How to Improve Your Black and White Photography

On June 14, 2017 I attended a Photography Meetup with the Montgomery County Photographers Meetup Group. The meetup was hosted and organized by Lester Picker.

Picker started off the evening talking about why even bothering with black and white photography. He mentioned the historical case for it — it started a long time ago. However, it wasn’t really until the Civil War photographer Matthew Brady that it took off and became popular. Then, he mentioned several pioneers in black and white photography. Those pioneers included Edward Weston, Henri Cartier-Bresson, Dorothea Lange, and Ansel Adams.

“You don’t take a photograph, you make it.” – Ansel Adams

Picker then mentioned some of the modern masters of black and white photography. Those include Sebastio Salgado, Nick Brandt, and Patrick Demarchelier.

Picker also talked about color as a distraction, abstraction in black and white images, how black and white photography reveals the soul, and how black and white images are evocative.

Finally, he gave some tips:

  • Immerse yourself (read, go to exhibits)
  • Practice shooting in black and white
  • Practice looking at the light
  • Go way too far; have fun
  • Make “Test Prints”


August is Fair Time

August may mean still sweltering temperatures and the approach of the end of summer, but it also means time for the Montgomery County Agricultural Fair. A multitude of food vendors, lots of carnival rides, animals, home arts, arts and crafts exhibits, and assorted livestock shows make this event one of the outstanding affairs of August. The fair runs now through August 20th.








McKee-Beshers Sunflower Fields – That Time of Year Again

A few years ago I heard about these sunflower fields that grow in the McKee-Beshers Wildlife Management Area in Poolesville, MD. The state plants the fields primarily to lure doves – which come after the flowers are mowed down – for hunting season in September. For the few weeks each year the fields are in bloom, it attracts photographers like me, artists, hikers, and birders.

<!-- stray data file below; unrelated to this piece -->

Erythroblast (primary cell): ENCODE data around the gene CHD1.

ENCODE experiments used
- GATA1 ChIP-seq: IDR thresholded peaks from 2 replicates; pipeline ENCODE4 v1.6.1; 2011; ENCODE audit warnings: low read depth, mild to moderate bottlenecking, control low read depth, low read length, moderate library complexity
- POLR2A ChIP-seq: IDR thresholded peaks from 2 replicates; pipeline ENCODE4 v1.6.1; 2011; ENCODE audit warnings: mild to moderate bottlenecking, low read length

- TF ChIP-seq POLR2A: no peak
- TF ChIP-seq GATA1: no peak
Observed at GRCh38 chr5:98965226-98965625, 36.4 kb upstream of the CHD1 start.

Last week I made several visits out to the sunflower fields with two different photography groups that I belong to. In previous years I have just gone by myself and I have gone late in the morning (10 a.m., but at least it wasn’t high noon, which as any photographer knows, harsh sunlight is a no-no). It was a very interesting experience to meetup with my fellow photographers and talk with them about their shooting styles and methods, and what equipment they use.

Here are some tips and tricks from my visits to these fields, as well as the pointers I learned from talking to the other photographers:

  1. Be sure to take bug spray, as there are bees and other bugs in those fields that you will be swatting at.
  2.  Take a step ladder with you. This is so you can get the wide sweeping views of the fields. This was my first year of bringing along a ladder (I kept forgetting to take it along the last few years I’ve been), so I was able to get the sweeping views of the fields I had heard so much about. I not only got the wide sweeping views of the fields, but interesting perspectives of the flowers as well. IMG_6488
  3. As I mentioned earlier people mainly go there to photograph the sunflowers, but the flowers are not the only subjects you can take pictures of. For instance, in a past year I have gotten a macro shot of bee on a flower. This year, a member of one of the meetup groups wanted to take pictures of birds, such as goldfinches, so she was using an app on her smartphone to attract the birds. Further, I saw another person taking pictures of a spider web. Additionally, while there one day, I had the opportunity to take a picture of a dog.IMG_6477